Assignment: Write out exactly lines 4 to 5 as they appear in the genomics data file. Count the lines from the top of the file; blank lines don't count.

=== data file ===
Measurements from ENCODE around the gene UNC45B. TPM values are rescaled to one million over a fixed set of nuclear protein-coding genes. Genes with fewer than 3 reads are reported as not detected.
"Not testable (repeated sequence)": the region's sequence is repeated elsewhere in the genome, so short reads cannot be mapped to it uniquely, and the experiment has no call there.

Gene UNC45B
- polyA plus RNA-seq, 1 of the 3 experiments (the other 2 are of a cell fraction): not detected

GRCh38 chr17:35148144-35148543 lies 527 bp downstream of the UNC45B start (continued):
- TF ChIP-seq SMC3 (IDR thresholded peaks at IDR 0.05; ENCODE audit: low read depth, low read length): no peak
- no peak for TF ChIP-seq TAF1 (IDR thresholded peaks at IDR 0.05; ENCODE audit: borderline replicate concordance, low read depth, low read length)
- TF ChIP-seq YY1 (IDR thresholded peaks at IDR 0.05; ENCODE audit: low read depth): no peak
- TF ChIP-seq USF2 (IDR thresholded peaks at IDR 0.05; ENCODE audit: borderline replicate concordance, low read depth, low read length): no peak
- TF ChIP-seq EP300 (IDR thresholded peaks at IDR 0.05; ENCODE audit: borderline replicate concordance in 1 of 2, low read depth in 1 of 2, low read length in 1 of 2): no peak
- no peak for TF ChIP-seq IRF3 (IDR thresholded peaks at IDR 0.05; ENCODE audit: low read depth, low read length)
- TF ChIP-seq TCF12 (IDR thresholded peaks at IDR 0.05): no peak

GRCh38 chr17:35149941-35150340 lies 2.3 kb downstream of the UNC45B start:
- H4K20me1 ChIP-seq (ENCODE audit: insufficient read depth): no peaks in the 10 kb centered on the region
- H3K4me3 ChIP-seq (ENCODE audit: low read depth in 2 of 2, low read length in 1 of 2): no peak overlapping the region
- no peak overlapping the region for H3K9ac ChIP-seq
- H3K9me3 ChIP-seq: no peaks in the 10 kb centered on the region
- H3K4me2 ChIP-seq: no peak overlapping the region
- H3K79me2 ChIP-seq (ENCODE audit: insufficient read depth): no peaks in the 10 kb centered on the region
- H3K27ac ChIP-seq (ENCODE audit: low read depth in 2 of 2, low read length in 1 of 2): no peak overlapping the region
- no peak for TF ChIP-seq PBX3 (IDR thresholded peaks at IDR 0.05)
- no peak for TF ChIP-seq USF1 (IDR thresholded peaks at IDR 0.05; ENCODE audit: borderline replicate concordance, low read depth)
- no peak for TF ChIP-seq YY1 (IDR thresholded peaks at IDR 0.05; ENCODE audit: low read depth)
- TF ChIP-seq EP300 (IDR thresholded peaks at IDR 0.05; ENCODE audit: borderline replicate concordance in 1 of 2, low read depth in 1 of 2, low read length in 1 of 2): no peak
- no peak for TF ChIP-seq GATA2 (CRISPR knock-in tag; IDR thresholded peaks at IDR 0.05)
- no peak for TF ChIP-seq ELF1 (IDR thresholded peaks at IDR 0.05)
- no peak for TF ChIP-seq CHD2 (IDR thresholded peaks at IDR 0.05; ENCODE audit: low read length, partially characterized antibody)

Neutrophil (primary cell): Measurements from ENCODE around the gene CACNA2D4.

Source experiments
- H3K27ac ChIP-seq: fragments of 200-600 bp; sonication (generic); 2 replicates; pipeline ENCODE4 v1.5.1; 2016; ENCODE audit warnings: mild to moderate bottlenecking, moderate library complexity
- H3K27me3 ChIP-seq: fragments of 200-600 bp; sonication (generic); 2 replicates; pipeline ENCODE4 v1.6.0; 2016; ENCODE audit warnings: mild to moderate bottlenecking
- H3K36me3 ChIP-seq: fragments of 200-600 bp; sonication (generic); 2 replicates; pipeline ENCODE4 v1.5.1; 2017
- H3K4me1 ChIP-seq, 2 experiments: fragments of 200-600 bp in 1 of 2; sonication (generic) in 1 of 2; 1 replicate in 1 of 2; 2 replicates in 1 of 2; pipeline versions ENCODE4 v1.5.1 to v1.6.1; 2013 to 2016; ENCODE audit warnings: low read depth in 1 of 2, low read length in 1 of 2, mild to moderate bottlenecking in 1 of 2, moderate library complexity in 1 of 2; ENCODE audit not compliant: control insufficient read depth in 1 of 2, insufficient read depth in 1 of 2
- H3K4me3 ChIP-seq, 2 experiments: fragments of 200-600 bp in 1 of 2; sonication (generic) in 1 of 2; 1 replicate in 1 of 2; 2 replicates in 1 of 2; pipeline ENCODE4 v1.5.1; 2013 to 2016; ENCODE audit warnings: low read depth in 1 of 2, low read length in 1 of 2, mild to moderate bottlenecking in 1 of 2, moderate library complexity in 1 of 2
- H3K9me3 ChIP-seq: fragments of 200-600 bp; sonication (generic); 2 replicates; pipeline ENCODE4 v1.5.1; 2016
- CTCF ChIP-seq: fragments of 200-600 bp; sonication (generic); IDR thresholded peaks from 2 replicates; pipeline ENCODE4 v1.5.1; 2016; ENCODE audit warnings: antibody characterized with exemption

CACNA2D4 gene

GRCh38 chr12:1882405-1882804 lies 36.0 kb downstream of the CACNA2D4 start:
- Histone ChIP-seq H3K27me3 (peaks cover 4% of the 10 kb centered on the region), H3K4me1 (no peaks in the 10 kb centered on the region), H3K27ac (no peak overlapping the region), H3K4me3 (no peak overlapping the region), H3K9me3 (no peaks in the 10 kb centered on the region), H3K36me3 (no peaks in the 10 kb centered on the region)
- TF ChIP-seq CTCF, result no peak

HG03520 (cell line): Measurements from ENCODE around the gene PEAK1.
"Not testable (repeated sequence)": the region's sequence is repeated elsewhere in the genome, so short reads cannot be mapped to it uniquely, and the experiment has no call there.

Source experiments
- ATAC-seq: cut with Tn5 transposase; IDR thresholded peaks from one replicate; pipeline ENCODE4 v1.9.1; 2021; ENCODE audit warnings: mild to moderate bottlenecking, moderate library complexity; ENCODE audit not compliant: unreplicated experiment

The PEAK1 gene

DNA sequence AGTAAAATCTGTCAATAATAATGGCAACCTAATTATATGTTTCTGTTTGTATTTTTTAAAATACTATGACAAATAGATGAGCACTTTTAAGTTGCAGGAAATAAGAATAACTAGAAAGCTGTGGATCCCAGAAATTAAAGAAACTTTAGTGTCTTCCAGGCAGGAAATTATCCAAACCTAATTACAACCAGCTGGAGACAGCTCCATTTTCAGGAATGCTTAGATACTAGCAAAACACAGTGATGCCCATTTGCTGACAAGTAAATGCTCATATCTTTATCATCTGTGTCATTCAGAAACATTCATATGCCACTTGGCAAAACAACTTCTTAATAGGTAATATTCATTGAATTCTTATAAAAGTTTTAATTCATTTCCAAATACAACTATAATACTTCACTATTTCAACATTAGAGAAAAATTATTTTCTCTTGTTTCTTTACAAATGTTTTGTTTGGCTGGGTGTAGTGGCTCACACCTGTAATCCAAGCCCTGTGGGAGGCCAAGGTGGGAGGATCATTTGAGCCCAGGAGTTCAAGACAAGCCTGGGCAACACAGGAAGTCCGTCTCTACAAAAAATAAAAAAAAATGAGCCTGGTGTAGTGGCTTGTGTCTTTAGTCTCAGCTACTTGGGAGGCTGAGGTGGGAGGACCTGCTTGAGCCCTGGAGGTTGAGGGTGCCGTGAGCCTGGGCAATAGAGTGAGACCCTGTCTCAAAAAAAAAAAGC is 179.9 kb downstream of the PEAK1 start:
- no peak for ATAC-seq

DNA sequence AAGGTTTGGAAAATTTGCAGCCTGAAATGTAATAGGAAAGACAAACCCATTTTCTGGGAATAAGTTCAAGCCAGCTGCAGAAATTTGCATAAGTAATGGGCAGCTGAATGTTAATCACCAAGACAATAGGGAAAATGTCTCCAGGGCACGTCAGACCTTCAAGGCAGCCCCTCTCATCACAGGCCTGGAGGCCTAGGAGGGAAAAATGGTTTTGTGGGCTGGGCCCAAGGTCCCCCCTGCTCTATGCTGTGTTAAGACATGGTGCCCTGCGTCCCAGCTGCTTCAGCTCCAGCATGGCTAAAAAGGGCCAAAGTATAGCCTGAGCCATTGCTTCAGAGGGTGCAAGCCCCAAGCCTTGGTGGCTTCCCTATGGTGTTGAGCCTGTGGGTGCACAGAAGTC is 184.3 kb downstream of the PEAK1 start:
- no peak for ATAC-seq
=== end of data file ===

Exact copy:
- polyA plus RNA-seq, 1 of the 3 experiments (the other 2 are of a cell fraction): not detected

GRCh38 chr17:35148144-35148543 lies 527 bp downstream of the UNC45B start (continued):